A high quality high pressure sodium tends to win in terms of lumen output, delivering around 90-150 lumens per watt of power. They also have a longer life span than metal halides, lasting up to 6500 hours.


Ballasts are electrical current converters that cause an HID bulb to ignite. The ballast controls the flow of electricity and slows the current down. Without the ballast, it would simply be too much for the bulb to handle and the current would continue to increase in the bulb, causing it to overheat and explode.

There are two main different types of ballast that are commonly used for connecting HID lights.

Magnetic Ballast

Magnetic Ballasts - These are more the old fashioned type of ballast used mainly before the invention of digital ballasts. Magnetic ballasts are an affordable option but produce large amounts of heat due to the way they work.

Magnetic ballasts regulate the voltage using an induction coil through which the electrical current passes. Capacitors reduce the voltage and keep it at a steady level to provide power to the bulb. The power of the ballast is determined by the size of the coil.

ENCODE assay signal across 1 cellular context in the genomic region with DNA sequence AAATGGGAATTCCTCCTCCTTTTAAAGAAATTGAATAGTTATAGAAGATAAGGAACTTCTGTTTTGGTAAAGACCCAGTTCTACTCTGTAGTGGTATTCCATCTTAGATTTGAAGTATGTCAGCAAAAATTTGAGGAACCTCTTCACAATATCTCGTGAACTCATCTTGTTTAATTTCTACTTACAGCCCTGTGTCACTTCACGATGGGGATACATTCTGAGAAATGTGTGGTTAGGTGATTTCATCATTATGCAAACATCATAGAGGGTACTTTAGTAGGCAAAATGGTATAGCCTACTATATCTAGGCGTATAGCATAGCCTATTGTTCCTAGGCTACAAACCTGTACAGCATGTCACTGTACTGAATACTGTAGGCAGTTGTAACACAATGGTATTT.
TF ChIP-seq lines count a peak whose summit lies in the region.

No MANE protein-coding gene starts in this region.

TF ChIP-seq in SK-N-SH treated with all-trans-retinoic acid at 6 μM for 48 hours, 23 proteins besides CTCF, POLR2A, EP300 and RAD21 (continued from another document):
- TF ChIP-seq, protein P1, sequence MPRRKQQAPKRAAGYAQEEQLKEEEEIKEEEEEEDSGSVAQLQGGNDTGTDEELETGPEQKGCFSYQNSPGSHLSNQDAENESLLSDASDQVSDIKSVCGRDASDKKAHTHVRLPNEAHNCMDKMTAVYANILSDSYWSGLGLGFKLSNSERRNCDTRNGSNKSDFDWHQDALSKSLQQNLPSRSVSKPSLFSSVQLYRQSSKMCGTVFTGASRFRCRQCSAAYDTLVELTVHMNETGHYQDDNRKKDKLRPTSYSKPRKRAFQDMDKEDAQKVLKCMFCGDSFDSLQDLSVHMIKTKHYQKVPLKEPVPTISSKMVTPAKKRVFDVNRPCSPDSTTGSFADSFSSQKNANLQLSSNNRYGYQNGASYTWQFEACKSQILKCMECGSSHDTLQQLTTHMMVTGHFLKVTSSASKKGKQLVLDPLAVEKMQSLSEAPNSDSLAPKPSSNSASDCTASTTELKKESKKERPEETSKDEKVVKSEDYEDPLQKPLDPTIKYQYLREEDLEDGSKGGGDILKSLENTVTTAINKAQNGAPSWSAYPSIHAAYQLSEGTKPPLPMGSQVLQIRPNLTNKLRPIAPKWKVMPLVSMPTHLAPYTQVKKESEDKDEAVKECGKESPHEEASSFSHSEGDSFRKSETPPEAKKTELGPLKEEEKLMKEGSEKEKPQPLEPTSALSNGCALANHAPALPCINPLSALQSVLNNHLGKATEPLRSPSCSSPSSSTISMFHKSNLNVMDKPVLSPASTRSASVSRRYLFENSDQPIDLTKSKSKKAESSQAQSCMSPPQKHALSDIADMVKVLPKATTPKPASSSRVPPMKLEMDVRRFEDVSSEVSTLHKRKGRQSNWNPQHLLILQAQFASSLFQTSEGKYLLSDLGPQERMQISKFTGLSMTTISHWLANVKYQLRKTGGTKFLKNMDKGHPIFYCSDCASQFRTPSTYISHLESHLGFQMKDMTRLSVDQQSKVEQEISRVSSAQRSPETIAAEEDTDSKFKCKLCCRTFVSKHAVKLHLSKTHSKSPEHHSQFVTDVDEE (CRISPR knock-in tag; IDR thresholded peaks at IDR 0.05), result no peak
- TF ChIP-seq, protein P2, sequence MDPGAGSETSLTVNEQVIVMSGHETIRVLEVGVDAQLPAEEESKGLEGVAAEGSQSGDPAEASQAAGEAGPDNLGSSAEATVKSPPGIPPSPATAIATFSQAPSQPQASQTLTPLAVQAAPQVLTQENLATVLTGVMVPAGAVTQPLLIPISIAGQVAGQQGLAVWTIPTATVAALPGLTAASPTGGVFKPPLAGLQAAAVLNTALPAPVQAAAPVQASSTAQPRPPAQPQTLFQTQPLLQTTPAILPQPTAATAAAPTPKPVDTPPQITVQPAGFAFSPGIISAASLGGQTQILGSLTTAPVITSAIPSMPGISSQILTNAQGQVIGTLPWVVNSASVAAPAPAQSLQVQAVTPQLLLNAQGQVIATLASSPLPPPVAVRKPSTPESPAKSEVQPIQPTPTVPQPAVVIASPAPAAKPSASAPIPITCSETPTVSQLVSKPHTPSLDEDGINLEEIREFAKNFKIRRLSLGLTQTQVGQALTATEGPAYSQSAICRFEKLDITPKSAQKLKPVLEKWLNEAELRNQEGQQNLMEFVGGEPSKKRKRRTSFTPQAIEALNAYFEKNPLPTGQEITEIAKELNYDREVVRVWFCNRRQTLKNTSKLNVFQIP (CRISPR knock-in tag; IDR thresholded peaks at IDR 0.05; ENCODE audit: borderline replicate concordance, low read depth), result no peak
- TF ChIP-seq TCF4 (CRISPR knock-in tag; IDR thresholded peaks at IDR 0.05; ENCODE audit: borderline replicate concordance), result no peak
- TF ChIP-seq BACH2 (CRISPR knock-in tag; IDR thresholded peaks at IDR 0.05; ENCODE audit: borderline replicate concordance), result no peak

Digital Electronic Ballast

Digital Ballasts - Electronic or digital ballasts can get pricey compared to magnetic ballasts but are worth the investment for those looking keep heat and energy costs down. The multiple coils in a digital ballast means they do not need to produce as much heat to maintain the current running through the bulb, and therefore less energy is wasted.

Digital ballasts can also regulate the frequency of the current without changing its voltage. This allows them to run much quieter as the flow of electricity becomes more constant. Another advantage of electronic ballasts is they can have multiple bulbs connected to them, either in parallel or series. This means they can be set up so that if one light fails, the other lights remain unaffected.

Digital ballasts are generally smaller and more lightweight than magnetic ballasts. They are easy to set up, and do not require much maintenance. 

Tip: When purchasing a ballast, make sure it is compatible with the power of the light you intend to use. Hang it in a place that has plenty of airflow and clean dust away frequently. 

Understanding Lumens, PAR and PPFD

Light Can Be Measured Using Light Meters